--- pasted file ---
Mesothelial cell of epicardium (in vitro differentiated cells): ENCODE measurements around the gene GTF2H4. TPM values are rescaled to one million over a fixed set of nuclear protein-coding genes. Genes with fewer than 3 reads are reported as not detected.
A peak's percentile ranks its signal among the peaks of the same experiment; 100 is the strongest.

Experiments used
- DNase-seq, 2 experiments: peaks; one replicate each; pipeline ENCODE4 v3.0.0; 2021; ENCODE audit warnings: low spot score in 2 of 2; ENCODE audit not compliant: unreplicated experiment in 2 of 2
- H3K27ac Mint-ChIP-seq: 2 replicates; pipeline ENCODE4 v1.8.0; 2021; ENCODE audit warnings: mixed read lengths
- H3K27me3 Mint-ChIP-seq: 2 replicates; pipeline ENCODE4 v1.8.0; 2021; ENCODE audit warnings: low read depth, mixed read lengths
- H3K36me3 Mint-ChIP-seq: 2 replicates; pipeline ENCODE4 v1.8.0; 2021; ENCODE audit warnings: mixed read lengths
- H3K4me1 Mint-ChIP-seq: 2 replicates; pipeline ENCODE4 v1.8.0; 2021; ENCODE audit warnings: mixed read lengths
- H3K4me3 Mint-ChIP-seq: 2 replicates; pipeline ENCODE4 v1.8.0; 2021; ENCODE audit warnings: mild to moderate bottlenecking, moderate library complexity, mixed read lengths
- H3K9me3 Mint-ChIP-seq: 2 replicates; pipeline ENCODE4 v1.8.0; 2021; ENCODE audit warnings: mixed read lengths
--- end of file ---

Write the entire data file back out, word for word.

Mesothelial cell of epicardium (in vitro differentiated cells): ENCODE measurements around the gene GTF2H4. TPM values are rescaled to one million over a fixed set of nuclear protein-coding genes. Genes with fewer than 3 reads are reported as not detected.
A peak's percentile ranks its signal among the peaks of the same experiment; 100 is the strongest.

Experiments used
- DNase-seq, 2 experiments: peaks; one replicate each; pipeline ENCODE4 v3.0.0; 2021; ENCODE audit warnings: low spot score in 2 of 2; ENCODE audit not compliant: unreplicated experiment in 2 of 2
- H3K27ac Mint-ChIP-seq: 2 replicates; pipeline ENCODE4 v1.8.0; 2021; ENCODE audit warnings: mixed read lengths
- H3K27me3 Mint-ChIP-seq: 2 replicates; pipeline ENCODE4 v1.8.0; 2021; ENCODE audit warnings: low read depth, mixed read lengths
- H3K36me3 Mint-ChIP-seq: 2 replicates; pipeline ENCODE4 v1.8.0; 2021; ENCODE audit warnings: mixed read lengths
- H3K4me1 Mint-ChIP-seq: 2 replicates; pipeline ENCODE4 v1.8.0; 2021; ENCODE audit warnings: mixed read lengths
- H3K4me3 Mint-ChIP-seq: 2 replicates; pipeline ENCODE4 v1.8.0; 2021; ENCODE audit warnings: mild to moderate bottlenecking, moderate library complexity, mixed read lengths
- H3K9me3 Mint-ChIP-seq: 2 replicates; pipeline ENCODE4 v1.8.0; 2021; ENCODE audit warnings: mixed read lengths